A BATTLE to buy a controversy-hit airport has intensified after a leading politician dismissed its owner's 'hands-off' warning and claimed “every man has his price”.

Tees Valley mayor Ben Houchen last night reiterated an election pledge to buy Durham Tees Valley Airport after questioning the investment the firm has put into the site.

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Peel Airports, which operates the former RAF station, based at Middleton St George, near Darlington, said it was “not inclined to sell”.

Bosses added they remained committed to the long-term future of the base, promising to pump all proceeds from the sale of soon-to-be residential land into the airport.

But Mr Houchen, who swept to election victory earlier this year after vowing to use part of his £15m-a-year budget to return the airport to public ownership, said talks were planned in the coming days to thrash out a deal.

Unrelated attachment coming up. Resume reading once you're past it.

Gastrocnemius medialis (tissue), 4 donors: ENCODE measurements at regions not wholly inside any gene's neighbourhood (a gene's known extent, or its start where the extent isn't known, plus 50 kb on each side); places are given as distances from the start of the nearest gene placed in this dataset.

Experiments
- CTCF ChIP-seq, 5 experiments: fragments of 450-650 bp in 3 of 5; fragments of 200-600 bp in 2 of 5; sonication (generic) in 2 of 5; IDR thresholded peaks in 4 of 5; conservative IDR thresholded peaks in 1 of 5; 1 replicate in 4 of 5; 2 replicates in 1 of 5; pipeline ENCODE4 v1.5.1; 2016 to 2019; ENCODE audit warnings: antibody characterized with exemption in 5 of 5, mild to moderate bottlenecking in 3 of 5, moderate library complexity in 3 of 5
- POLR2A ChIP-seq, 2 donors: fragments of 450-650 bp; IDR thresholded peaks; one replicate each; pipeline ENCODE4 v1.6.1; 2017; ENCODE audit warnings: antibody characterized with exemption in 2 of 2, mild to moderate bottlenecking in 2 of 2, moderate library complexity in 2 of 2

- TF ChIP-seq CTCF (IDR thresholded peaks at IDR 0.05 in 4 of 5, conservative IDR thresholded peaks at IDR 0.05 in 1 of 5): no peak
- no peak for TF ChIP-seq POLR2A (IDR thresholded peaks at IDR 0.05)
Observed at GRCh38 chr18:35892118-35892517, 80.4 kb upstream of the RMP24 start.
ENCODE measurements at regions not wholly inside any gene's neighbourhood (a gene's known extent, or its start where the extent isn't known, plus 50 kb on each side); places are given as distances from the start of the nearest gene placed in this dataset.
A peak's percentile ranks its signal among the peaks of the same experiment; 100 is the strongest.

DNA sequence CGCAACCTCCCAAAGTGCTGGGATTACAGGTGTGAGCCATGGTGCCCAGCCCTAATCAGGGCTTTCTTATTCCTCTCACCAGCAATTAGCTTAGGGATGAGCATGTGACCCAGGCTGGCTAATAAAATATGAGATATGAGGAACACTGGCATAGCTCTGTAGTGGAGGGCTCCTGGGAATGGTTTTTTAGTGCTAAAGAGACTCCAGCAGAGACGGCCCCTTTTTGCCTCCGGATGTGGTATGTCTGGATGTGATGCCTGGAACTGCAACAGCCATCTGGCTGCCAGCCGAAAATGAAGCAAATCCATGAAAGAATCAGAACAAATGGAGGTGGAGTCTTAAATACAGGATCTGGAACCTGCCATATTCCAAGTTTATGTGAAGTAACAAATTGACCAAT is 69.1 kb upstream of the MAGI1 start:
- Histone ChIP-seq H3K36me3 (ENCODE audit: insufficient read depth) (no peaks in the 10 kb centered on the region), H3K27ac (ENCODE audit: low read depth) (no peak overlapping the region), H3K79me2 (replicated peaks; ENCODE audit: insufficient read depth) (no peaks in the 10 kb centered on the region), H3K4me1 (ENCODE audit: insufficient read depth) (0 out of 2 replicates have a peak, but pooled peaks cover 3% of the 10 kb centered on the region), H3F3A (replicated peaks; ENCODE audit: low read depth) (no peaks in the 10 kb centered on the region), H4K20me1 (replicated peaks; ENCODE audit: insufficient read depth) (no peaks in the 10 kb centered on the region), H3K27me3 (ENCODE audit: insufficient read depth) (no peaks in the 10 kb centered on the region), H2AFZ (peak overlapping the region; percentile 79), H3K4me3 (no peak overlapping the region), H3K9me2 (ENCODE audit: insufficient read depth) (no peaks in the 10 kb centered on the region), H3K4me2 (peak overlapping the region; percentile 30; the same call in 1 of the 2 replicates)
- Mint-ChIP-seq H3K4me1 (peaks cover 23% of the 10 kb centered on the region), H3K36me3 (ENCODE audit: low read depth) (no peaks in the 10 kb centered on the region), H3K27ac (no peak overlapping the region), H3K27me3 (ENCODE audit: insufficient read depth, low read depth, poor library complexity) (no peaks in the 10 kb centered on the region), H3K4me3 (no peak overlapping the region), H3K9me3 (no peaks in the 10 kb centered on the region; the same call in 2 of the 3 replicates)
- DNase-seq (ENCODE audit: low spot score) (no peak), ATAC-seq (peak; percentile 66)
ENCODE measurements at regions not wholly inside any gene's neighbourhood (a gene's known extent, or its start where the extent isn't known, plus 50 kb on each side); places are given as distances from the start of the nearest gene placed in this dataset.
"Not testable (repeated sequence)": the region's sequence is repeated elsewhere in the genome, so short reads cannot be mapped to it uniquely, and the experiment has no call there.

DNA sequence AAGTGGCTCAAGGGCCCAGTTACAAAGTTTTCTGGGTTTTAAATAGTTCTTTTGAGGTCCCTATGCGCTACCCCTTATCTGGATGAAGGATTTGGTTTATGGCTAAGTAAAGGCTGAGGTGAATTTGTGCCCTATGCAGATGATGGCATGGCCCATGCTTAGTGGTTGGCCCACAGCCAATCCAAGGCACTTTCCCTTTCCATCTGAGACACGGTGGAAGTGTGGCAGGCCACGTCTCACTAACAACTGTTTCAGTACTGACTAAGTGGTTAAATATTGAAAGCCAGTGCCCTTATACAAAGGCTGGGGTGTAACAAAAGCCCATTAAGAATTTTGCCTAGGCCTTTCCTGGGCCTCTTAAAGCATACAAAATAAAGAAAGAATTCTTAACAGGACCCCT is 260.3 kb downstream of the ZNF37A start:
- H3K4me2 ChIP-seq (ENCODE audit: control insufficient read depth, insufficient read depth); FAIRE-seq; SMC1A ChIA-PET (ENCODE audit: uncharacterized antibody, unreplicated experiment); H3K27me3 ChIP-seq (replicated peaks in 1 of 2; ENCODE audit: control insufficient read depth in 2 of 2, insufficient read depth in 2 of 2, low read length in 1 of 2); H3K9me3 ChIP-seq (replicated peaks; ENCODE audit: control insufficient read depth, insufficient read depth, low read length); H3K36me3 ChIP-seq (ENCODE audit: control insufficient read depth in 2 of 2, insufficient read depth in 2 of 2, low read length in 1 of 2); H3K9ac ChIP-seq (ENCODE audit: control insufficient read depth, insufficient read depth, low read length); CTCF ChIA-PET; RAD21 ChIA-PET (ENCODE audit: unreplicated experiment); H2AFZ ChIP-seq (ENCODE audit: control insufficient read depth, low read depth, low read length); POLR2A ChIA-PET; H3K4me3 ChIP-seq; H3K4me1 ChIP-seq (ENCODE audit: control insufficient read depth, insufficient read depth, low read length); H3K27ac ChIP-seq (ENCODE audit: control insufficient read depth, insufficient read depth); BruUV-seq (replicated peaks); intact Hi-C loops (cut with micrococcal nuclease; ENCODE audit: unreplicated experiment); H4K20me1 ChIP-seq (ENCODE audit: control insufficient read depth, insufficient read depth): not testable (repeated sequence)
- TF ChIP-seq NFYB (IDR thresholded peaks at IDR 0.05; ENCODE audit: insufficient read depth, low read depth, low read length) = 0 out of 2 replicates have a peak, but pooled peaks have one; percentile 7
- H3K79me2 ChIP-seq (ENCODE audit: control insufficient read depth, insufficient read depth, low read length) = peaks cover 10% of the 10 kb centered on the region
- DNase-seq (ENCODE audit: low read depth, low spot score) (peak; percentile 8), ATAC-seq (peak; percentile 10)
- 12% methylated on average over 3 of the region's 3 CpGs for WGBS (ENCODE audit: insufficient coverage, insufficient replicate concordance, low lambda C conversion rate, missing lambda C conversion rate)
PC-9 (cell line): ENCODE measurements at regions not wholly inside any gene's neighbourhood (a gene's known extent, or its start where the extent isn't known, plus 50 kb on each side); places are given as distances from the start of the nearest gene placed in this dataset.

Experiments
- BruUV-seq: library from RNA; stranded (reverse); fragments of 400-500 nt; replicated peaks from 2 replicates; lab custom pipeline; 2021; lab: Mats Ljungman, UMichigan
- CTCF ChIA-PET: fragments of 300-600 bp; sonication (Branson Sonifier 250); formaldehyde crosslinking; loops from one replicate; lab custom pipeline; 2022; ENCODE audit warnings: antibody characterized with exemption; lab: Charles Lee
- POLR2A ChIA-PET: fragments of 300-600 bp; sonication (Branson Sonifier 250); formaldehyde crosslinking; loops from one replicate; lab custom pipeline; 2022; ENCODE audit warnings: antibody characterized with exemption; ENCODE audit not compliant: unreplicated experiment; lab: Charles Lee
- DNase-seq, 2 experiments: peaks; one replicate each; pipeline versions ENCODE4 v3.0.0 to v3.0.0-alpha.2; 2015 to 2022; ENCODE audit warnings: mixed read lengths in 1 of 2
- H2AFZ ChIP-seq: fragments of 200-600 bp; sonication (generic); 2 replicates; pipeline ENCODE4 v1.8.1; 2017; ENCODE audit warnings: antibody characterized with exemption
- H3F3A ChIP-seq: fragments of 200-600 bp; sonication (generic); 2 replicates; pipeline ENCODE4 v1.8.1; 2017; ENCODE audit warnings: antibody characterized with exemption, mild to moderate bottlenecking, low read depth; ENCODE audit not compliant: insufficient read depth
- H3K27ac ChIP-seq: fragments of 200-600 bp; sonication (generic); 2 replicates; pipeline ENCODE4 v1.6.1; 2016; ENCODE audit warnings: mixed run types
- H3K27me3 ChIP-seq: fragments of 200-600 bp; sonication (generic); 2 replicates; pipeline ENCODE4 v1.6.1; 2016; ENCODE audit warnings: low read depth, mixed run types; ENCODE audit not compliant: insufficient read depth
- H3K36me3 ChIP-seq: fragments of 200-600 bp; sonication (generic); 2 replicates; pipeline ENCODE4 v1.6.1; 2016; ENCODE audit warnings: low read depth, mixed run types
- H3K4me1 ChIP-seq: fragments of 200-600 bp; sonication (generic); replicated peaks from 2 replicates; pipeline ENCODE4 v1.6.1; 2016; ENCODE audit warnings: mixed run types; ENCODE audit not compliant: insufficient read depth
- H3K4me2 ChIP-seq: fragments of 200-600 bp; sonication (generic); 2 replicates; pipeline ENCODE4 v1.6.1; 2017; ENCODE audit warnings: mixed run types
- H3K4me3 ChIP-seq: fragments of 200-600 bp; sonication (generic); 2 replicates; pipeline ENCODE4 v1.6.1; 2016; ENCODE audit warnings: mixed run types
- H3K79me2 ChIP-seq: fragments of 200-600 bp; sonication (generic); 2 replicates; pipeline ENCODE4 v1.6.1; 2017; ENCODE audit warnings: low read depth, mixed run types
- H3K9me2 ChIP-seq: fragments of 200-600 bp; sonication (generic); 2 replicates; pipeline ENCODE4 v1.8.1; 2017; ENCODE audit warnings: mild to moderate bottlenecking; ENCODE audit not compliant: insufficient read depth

He said: “I was elected to buy our airport and that is what I’ll do.
“Peel are working closely with me, and I look forward to my next meeting with them in a fortnight’s time where we will go into further detail.

“Peel sold our airport in 2011. They’ve done it before, and with the right deal they’ll do it again. Every man has his price.”

However, Robert Hough, the airport’s chairman, said Peel had its own vision for the site.

He said its outlook was based upon a masterplan that aimed to create up to 3,800 jobs and add £350m to the regional economy by securing existing routes and developing potential domestic and European services.

Speaking yesterday at the launch of its Flying for the Future campaign, which Peel hopes will attract more business use at the site, Mr Hough said: “This is a start of a new beginning for Durham Tees Valley Airport.
“We have a plan and Mr Houchen has a proposal, but we are not inclined to sell. This is unfinished business for us. We are passionately committed to this airport.”

Mr Hough added the site will continue focusing on its flagship KLM services to Amsterdam, revealing rival operator’s flights to Aberdeen and Norwich, which serve the offshore energy sector, will remain equally essential to its future.